You know, this is a great question and one that we answer based on both quantitative and qualitative planes. See, quality at the interconnect voice level, is a little different than quality at the subscriber level. Many of you probably remember those Sprint commercials where they would tout their ability to provide such high voice quality that you could, “hear a pin drop”. To support that, service providers in the 80s and 90s invested heavily in the TDM network to ensure that quality was delivered to the end user. Some say that there was a lot of over-engineering in the TDM network and that we passed the point of diminishing returns relating to voice quality improvements.
Whether that is true or not, it is irrelevant to the domain of interconnect voice quality. See, in interconnect voice, quality is measured more on a macro level. Of course, every carrier wants to provide excellent quality on every call, but, in a VoIP/SIP dominated world, that rarely works out. So, service providers look at more macro level numbers, and tend to worry less about individual calls. As a result, GCS has built its QoS management capabilities to reflect this value system that carriers place on interconnect voice quality. Of course we measure all the standard things: PDD, ALOC, ASR, ABR, NER, but we don’t measure MOS scores, and we allow our carriers to establish thresholds with a premise of volume.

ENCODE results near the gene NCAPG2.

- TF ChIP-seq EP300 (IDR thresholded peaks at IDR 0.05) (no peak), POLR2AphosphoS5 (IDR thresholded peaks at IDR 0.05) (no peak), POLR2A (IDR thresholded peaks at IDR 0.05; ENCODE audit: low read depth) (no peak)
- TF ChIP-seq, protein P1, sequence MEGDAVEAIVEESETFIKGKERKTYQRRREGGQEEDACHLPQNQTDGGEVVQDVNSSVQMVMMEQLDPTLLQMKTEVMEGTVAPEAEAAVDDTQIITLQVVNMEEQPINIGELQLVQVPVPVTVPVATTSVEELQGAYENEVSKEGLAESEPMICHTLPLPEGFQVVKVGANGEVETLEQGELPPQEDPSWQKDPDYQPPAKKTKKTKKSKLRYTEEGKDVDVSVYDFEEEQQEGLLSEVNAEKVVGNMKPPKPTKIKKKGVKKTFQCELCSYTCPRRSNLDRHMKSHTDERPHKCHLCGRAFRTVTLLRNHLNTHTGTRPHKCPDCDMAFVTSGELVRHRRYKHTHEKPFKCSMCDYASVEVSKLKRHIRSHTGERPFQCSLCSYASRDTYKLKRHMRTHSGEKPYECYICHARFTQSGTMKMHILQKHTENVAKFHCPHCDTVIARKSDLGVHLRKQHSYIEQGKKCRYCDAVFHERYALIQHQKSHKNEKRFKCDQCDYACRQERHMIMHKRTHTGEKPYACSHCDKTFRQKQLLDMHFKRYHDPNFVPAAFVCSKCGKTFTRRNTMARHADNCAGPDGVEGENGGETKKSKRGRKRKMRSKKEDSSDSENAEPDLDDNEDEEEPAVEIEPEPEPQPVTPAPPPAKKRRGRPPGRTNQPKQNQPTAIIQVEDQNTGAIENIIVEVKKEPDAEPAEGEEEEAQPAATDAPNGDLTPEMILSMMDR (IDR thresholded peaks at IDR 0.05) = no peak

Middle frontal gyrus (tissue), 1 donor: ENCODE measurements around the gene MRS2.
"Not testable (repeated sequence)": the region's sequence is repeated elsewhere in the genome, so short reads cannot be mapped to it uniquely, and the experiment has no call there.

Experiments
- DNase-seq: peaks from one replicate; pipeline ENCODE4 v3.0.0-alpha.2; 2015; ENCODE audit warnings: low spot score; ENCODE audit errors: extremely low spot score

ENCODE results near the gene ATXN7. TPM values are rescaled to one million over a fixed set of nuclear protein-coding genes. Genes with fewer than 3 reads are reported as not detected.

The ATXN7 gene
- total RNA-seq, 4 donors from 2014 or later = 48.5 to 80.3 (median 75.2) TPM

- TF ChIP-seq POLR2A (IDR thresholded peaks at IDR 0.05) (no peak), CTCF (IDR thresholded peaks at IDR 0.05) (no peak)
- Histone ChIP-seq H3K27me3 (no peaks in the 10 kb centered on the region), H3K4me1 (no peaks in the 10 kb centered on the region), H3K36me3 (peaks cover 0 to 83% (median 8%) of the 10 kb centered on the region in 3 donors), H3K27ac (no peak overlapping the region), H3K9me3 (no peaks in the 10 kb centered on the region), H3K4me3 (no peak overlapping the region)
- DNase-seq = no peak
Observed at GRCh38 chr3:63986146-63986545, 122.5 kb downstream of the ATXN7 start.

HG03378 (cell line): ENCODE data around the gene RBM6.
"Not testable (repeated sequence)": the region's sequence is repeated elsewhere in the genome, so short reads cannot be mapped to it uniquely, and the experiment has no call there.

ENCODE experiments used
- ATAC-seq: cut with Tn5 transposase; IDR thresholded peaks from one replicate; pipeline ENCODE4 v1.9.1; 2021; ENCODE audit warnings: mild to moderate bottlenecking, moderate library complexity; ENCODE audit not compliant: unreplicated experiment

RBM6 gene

This way, carriers can respond to real network issues as opposed to one-off complaints by individual callers. Those are important, but at the interconnect level you need to manage network or destination based quality issues, and leave the individual caller problems to a lower priority. It’s something retail carriers struggle with, but is easier at the interconnect level.
Have a great day,